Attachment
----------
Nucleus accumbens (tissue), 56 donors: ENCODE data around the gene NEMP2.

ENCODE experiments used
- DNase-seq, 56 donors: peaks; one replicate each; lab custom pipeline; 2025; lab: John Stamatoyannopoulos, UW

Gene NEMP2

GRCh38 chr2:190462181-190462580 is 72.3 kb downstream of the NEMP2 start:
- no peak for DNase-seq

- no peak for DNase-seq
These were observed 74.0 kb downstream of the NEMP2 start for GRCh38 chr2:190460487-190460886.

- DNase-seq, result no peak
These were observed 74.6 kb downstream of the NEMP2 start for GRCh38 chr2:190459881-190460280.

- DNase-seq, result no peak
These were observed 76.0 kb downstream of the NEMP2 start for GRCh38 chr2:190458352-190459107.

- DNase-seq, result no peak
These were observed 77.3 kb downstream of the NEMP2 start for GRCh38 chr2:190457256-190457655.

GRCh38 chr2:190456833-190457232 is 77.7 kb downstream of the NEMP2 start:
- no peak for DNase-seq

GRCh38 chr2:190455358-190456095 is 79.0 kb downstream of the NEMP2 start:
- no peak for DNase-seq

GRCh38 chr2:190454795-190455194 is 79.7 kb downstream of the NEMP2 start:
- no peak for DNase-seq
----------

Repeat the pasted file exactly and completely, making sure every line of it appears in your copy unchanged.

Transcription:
Nucleus accumbens (tissue), 56 donors: ENCODE data around the gene NEMP2.

ENCODE experiments used
- DNase-seq, 56 donors: peaks; one replicate each; lab custom pipeline; 2025; lab: John Stamatoyannopoulos, UW

Gene NEMP2

GRCh38 chr2:190462181-190462580 is 72.3 kb downstream of the NEMP2 start:
- no peak for DNase-seq

- no peak for DNase-seq
These were observed 74.0 kb downstream of the NEMP2 start for GRCh38 chr2:190460487-190460886.

- DNase-seq, result no peak
These were observed 74.6 kb downstream of the NEMP2 start for GRCh38 chr2:190459881-190460280.

- DNase-seq, result no peak
These were observed 76.0 kb downstream of the NEMP2 start for GRCh38 chr2:190458352-190459107.

- DNase-seq, result no peak
These were observed 77.3 kb downstream of the NEMP2 start for GRCh38 chr2:190457256-190457655.

GRCh38 chr2:190456833-190457232 is 77.7 kb downstream of the NEMP2 start:
- no peak for DNase-seq

GRCh38 chr2:190455358-190456095 is 79.0 kb downstream of the NEMP2 start:
- no peak for DNase-seq

GRCh38 chr2:190454795-190455194 is 79.7 kb downstream of the NEMP2 start:
- no peak for DNase-seq